Tuesday, 7. May 2019
Carola Landerer does strength training and blogs about it. What is unusual about this is that the 24-year-old has cystic fibrosis /CF). Breathing and exercising are more difficult for Carola than for healthy people. Despite this, she enthusiastically lifts weights four times a week. For the PARI blog, she describes how she went from being unenthusiastic about sports to becoming a sports blogger and how exercising eases the signs of CF. Part 2.
Carola Landerer: Along with motivation, a certain amount of discipline is also needed to stick with the workouts on a regular basis – in addition to respiratory therapy for the lungs, work and, also, when I don’t feel 100%. The discipline is provided by having regular workout times, which help determine my weekly and daily schedules. I am motivated because I feel better when I exercise and meet my goals. Every 6 to 8 weeks I change up my workout plan so I can train other muscle groups and set new goals to reach for, which motivates me to keep going. That’s human nature: success is motivating. Because I have been successful with strength training, I can also find the motivation to go on even if I have a mild infection. At those times I work out at about 70% instead of 100% and do a less strenuous workout. Only when it is worse do I avoid exercising altogether and let my body recover completely.
Carola Landerer: Respiratory therapy for cystic fibrosis clears and moistens the lungs. Usually, people with CF do nebuliser therapy twice a day, which I can’t do. I do my nebuliser therapy only in the mornings because I have to take blood thinners. This is because I am at an increased risk of forming blood clots, and too much nebuliser therapy or the inhalation of certain medications cause me to cough up blood at night. To mitigate this negative effect or to avoid it altogether I usually only use saline solution with the PARI Boy via a mask and breathe in through my nose. I take the antibiotic using the eFlow for a month, then I stop the antibiotic treatment for a month. Only this reduced form of nebuliser therapy helps me keep my lungs clear and at the same time prevent me from coughing up blood. At night, I use one of the PEP systems when I watch TV, to clear trapped air out of my lungs. This technique gets excessive air out of my lungs making it easier for me to breathe and naturally also makes my workout go smoother. Though I should say that weight training works like respiratory therapy for me. Taking deeper breaths when working out and consciously exhaling when straining the muscles loosens the secretions in my lungs. You sort of do a little respiratory therapy when you exercise, so exercising has become part of my treatment regimen for cystic fibrosis.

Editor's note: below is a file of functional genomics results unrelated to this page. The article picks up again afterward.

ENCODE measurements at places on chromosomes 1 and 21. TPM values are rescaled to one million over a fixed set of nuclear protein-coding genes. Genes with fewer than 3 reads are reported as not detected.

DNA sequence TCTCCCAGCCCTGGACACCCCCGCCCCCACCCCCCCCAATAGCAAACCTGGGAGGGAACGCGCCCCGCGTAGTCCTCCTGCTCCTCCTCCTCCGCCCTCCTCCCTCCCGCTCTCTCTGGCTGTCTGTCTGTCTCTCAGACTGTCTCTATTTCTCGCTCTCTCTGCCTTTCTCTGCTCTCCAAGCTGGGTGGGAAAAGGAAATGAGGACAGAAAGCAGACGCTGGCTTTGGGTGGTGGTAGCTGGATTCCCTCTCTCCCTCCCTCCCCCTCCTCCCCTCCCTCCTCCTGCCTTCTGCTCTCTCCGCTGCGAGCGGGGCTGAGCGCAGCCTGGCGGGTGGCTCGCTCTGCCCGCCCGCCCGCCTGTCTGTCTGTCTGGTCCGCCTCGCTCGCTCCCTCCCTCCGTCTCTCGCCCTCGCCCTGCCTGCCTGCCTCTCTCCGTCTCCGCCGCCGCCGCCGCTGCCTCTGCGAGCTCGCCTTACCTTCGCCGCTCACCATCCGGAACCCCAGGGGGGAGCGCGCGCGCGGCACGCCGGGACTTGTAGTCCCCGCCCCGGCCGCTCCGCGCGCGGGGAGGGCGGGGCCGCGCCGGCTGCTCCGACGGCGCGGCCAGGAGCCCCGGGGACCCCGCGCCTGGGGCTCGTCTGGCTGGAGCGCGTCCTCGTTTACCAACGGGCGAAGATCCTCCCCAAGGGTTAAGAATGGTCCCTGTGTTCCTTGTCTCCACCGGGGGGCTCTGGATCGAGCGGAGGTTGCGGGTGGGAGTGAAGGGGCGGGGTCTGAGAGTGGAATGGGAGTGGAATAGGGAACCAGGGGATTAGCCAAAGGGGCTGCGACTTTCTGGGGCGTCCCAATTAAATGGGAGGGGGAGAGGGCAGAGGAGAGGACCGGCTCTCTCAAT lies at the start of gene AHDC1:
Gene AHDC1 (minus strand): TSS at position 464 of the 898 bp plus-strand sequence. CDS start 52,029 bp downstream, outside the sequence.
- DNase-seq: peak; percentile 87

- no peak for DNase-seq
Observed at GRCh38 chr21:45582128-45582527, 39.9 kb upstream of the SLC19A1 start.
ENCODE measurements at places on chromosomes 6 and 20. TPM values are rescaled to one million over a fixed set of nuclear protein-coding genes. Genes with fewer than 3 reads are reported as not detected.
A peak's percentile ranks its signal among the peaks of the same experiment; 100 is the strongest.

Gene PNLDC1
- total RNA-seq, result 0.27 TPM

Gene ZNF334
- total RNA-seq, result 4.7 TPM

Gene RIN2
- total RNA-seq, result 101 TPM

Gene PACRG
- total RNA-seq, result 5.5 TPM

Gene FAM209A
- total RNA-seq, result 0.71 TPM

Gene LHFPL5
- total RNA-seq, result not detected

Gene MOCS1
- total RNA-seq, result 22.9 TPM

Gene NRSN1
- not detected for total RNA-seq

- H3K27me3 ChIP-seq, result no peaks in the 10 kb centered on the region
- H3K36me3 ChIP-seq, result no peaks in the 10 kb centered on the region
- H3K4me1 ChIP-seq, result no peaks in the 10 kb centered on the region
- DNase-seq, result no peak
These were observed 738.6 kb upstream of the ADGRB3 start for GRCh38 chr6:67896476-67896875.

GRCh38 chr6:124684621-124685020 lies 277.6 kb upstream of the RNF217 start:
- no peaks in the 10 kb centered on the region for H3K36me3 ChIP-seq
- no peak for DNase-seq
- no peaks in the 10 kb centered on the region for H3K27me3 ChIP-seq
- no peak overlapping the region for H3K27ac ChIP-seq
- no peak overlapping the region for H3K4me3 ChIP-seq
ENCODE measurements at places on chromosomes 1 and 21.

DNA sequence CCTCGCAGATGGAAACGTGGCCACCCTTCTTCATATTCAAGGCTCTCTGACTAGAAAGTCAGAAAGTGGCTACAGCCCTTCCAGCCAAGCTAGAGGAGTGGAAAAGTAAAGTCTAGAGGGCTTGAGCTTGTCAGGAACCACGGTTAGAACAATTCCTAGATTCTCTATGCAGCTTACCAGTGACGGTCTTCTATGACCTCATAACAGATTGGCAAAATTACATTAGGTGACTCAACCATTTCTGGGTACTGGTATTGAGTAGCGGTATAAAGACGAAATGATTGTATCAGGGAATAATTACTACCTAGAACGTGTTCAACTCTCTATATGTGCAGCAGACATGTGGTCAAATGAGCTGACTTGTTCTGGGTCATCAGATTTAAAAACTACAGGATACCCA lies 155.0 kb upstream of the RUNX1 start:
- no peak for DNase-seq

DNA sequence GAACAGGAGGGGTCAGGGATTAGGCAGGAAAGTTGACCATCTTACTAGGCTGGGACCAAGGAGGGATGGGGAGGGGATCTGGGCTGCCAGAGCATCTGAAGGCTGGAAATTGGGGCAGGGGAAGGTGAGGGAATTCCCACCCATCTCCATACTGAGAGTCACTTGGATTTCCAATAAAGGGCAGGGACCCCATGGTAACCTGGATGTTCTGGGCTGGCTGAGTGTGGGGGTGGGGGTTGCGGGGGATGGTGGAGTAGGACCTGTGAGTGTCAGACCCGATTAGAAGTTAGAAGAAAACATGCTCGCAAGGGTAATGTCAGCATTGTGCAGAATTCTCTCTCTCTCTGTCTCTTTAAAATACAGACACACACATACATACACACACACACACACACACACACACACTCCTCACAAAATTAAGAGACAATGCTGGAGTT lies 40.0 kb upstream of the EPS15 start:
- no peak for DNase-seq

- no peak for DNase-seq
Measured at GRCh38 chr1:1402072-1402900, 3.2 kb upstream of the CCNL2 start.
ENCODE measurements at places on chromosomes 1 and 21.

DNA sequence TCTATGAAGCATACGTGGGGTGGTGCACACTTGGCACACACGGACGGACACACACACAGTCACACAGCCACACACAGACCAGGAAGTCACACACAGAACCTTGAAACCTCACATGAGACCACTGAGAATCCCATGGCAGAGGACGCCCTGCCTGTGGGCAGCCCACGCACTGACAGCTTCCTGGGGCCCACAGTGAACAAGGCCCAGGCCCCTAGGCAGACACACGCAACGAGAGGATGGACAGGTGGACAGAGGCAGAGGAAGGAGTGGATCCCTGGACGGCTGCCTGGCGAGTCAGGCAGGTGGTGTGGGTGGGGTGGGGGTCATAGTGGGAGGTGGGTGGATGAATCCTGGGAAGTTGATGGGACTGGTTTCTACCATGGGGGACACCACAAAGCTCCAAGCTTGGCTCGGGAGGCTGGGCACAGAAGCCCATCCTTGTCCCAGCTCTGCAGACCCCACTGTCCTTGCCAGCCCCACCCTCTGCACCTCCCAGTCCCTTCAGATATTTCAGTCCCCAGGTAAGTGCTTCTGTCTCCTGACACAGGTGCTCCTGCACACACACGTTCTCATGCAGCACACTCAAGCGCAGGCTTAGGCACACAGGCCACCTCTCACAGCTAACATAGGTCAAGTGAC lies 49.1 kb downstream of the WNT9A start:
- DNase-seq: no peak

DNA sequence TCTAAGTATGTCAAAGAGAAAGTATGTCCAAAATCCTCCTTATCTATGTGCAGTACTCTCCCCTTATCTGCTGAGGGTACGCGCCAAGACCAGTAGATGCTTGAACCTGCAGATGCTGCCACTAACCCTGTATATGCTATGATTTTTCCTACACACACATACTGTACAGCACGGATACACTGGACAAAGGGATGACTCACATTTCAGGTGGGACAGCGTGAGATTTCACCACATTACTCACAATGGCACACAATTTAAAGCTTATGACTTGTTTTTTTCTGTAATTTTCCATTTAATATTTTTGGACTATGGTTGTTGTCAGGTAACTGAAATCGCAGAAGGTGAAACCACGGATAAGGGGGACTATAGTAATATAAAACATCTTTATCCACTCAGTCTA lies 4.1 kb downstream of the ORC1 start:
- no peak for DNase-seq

Carola Landerer: It is often a problem with cystic fibrosis that one’s shoulders slump forward rounding one’s back. I try to counter this since good posture helps breathing in general and deep breathing in particular. I can also say that all strength-training exercises are actually suitable for combating the rounded back problem, because proper form dictates that every exercise should be performed with good posture and pulling one’s shoulders back in order to prevent injury. I especially like to use the rowing machine and use the lat pulldown bar because these exercises strengthen the back.
Carola Landerer: It is always hard to motivate other people to work out, because they need to come to that conclusion themselves. Still, I’d like to share my story. I never liked exercising and never would have thought that I would ever enjoy working out and that exercise would be so good for me. I want to share this experience with other people who have CF and lung diseases. It is so easy to improve, and you feel better which makes it a lot of fun. To spread the word and to motivate others I started my blog GYMuko. I also share my experiences and workout tips on YouTube and Instagram.
In Part 1 you can read how Carol Landerer is doing workout despite cystic fibrosis.
Note: The statements made in the interview are the individual views of the interviewee. They do not necessarily reflect the PARI view or the general state of science.
An article written by the PARI BLOG editorial team.
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